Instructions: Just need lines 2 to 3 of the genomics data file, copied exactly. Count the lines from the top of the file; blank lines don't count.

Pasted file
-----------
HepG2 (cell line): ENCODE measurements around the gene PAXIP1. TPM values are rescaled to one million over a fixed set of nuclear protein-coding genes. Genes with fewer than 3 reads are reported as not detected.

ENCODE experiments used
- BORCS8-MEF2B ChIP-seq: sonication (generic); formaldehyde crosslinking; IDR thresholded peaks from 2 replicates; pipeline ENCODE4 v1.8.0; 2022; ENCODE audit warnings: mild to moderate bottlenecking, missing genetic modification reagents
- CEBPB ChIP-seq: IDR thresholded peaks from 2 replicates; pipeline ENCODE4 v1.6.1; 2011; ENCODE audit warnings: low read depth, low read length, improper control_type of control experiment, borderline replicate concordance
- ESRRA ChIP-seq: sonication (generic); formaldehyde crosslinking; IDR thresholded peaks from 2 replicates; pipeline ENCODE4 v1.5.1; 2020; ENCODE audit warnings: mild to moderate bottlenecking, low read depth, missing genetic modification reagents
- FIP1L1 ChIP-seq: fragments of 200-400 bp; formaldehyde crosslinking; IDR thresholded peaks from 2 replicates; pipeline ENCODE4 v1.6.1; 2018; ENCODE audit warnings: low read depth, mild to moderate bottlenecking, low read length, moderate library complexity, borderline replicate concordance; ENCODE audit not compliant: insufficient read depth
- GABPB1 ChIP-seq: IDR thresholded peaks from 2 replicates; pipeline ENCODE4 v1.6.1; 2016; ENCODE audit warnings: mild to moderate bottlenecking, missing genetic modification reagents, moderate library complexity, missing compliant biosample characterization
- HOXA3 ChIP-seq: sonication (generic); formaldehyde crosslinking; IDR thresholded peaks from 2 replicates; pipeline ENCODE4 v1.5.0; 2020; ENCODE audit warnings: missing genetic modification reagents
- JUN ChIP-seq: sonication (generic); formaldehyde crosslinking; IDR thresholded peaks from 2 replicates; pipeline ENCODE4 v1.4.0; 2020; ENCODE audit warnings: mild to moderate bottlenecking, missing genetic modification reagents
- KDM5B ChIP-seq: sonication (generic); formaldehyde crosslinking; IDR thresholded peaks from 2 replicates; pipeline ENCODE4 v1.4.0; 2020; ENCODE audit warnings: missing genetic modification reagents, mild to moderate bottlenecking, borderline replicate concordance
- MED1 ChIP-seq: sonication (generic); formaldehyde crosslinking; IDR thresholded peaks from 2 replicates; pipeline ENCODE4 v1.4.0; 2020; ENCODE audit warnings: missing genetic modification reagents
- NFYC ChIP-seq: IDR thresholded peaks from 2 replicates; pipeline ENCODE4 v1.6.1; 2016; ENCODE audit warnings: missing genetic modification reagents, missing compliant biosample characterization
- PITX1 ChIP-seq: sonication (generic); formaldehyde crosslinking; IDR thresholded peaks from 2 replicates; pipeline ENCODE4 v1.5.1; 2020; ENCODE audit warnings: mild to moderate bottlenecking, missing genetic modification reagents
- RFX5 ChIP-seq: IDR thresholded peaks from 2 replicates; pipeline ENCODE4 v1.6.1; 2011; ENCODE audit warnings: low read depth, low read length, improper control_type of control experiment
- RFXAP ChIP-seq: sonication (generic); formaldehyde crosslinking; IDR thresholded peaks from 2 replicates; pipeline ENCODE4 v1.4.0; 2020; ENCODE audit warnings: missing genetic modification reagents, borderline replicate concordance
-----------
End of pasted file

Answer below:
ENCODE experiments used
- BORCS8-MEF2B ChIP-seq: sonication (generic); formaldehyde crosslinking; IDR thresholded peaks from 2 replicates; pipeline ENCODE4 v1.8.0; 2022; ENCODE audit warnings: mild to moderate bottlenecking, missing genetic modification reagents